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A MUSICAL VOYAGE - Royal Australian Navy

A MUSICAL VOYAGE - Royal Australian Navy

- 114 – The next day

- 114 – The next day we played at Mithra School for disadvantaged and less fortunate children. The day was a big success on the musical side. Most of these kids have never seen a saxophone, trombone or trumpet in their life before. Talk about having a completely captivated audience that was entranced by these instruments. The ship’s company built the school a new playground while others painted a mural including the talents of our newly promoted Petty Officer Kara Williams. That night, the group rigged up again at the Park Hotel for a fundraiser for the Rugby Club and the school we played for earlier that day. Most of the ship’s company turned up to the function including Maritime Commander. The night turned out to be a mini ship’s ball and a great time was had by all. Friday morning we set sail again and sailed into heavy seas. Exercises were the order of the day with an Indian ship. Late afternoon saw us all manning ship. The Indian ship sailed past us and we “Cheered Ship” to each other. This is the first time I have seen a “Cheer Ship” other than a commissioning. We all had Damage Control walkthroughs and were confident on how to use a Bauer Air Compressor. Damage Control Exercises happened and the band were manning the compressors and recharging the bottles for the next exercise. This freed up the ship’s company to do their jobs and everyone was happy again. The ship’s next stop was Singapore as Phuket was cancelled because of high terrorism threats. All the Able Seaman had a day each doing Force Protection in both Chennai and Singapore. Not many gigs were scheduled whilst alongside. Our only gig whilst in Singapore was a cocktail party onboard HMS Marlborough on the second night in. There was lots of shopping to be had by all and people comparing prices on whom got a better bargain. All in all, everyone picked up a great bargain and saved about 50% off prices compared to home. Six days in Singapore was the duration of the stay. Once again, we weighed anchor and were now involved in “Flying Fish 2003”. This exercise saw Malaysian, United Kingdom, New Zealand and Singaporean ships. The band played for RAS’s, Steel Deck BBQ’s and also a Sports Day. We are in middle of the exercise and won’t be back for another two weeks. We will stop in Singapore for a snappy refuel and food before returning back to Perth on the 10 th July. The band is staying another day onboard Adelaide as she will be hosting a Family Day on the 11 th July. I would like to take this opportunity to thanks the members that were my sea buddies onboard the mighty Adelaide. They are: Petty Officer Brad Scudds (Drums), Petty Officer Kara Williams (Keyboard), Leading Seaman Aaron Geeves (Guitar), Able Seaman Tracy Burke (Vocal), Able Seaman Kirstin Sampson (Trumpet), Able Seaman Shaun Tatnell (Trombone) and Able Seaman Stuart Vandegraaff (Saxophone and Vocal). A good time was had by all. We helped where we could to relieve the ships company’s duties. We cooked, we washed, we repaired computer systems that backed up vital data recordings (I did anyway) and did jobs that no one else wanted. Our Divisional Staff could not thank us enough. In the end, it was a job well done and the ship does not want us to go. Royal Australian Navy Band: A Musical Voyage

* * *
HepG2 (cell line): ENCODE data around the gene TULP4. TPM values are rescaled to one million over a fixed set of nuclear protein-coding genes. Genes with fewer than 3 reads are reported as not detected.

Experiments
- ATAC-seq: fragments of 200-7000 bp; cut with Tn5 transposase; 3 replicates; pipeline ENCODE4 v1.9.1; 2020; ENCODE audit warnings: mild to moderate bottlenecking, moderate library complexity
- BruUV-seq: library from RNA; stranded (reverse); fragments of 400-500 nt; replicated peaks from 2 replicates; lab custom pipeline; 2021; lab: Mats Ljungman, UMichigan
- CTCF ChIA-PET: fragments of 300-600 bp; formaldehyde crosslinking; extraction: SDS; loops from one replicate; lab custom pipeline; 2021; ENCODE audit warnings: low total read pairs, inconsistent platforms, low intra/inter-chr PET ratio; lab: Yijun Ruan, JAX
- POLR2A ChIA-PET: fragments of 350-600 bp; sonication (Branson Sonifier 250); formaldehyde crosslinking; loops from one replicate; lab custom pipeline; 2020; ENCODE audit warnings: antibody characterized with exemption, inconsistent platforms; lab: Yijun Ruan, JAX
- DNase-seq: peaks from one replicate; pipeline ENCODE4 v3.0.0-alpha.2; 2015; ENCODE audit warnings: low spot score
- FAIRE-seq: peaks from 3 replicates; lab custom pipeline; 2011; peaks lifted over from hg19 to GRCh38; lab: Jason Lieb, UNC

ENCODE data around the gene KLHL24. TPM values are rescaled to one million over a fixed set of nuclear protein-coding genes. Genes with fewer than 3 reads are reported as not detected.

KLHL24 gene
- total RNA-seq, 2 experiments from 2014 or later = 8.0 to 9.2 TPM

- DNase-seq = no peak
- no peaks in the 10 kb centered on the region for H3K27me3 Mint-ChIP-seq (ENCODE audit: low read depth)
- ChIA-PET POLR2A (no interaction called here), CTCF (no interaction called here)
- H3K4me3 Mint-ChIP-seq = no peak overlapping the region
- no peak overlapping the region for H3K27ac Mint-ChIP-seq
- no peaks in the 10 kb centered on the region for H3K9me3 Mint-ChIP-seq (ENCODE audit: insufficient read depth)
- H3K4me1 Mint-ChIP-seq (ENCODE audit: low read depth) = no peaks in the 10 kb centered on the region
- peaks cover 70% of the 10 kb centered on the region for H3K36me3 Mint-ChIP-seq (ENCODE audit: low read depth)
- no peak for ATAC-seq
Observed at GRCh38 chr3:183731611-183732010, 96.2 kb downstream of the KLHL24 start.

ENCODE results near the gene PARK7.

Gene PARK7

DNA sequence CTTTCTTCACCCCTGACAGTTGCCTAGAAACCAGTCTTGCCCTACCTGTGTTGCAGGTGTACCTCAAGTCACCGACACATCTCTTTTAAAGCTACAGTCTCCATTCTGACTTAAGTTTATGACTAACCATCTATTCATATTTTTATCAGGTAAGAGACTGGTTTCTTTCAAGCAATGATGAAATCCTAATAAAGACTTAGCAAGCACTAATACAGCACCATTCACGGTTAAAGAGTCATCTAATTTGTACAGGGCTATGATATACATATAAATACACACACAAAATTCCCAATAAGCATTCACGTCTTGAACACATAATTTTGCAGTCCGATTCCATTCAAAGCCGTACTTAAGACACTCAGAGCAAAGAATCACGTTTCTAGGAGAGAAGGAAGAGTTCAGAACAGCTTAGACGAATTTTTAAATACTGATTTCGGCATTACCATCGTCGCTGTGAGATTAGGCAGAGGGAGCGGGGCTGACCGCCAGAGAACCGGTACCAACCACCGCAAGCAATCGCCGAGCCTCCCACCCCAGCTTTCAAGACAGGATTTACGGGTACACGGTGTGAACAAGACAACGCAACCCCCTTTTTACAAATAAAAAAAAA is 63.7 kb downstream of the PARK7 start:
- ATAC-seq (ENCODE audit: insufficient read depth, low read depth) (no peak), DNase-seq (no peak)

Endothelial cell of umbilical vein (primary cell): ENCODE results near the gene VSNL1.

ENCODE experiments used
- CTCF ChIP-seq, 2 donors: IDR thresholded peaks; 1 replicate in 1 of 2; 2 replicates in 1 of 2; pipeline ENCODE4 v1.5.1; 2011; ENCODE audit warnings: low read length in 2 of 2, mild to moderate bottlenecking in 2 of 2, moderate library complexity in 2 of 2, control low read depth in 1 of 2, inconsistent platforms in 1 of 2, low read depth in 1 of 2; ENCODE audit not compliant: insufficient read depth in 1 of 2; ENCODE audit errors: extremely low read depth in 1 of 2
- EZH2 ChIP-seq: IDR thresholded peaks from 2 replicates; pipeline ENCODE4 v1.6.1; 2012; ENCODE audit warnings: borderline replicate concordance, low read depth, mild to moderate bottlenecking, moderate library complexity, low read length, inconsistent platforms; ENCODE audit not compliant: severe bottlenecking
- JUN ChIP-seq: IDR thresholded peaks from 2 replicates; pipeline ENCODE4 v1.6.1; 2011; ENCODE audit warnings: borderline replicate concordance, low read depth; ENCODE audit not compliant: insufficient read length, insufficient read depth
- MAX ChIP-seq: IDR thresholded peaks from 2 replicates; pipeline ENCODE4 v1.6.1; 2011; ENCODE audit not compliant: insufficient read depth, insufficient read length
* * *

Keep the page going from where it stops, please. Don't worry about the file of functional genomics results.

- 115 – RAN BAND NEWS EDITION NUMBER 3 19 JANUARY 2004 RAN BAND DETACHMENT AT CAMP VICTORY, BAGHDAD, CHRISTMAS 2003 WELCOME FROM THE DIRECTOR’S DESK Much as happened since our last edition. I am pleased to report that our effort to enhance the band’s support to Fleet activities has continued during the July to December period. For a short while we had two elements of the band deployed at the same time with eight musicians embarked in HMAS Warramunga (in the Pacific) and seven in HMAS Tobruk during its North East Asian deployment. The article Good Morning Vietnam by Able Seaman Sharon Jarvis and Missiles and Musicians by Petty Officer Matt Jessop are excellent commentaries on the importance of these deployments; both in terms of how they add value to our image within Navy and to the individuals who were fortunate enough to accept the opportunity for sea deployment. I am also pleased to report that during this period that the band completed 51 more tasks than for the same period last year. We have released two more recordings and funded a number of benchmark activities to achieve very impressive results. The first of these two recordings was a double compact disc which marked the 90 th anniversary of the band. The music was taken from two Flagship Recitals held in the Eugene Goossens Hall at the ABC Ultimo on 1 August and 3 October. This double compact disc is an important milestone: � As an organisation we had not previously recorded a major symphonic work; we have now released a double CD, A Flagship Recital, which contains two complete symphonies. Disc one is the Third Symphony Opus 89 by James Barnes and disc two is Lord of the Rings by Johan Meij. � Each of our seven detachments is represented on the second recording, Cruising Stations. This CD also showcases some of our very talented soloists. Another benchmark activity was the Commissioning Ceremony for HMAS Parramatta. There can be no doubt that the contribution given by the band to ship commissioning ceremonies is nothing less than first class. Royal Australian Navy Band: A Musical Voyage

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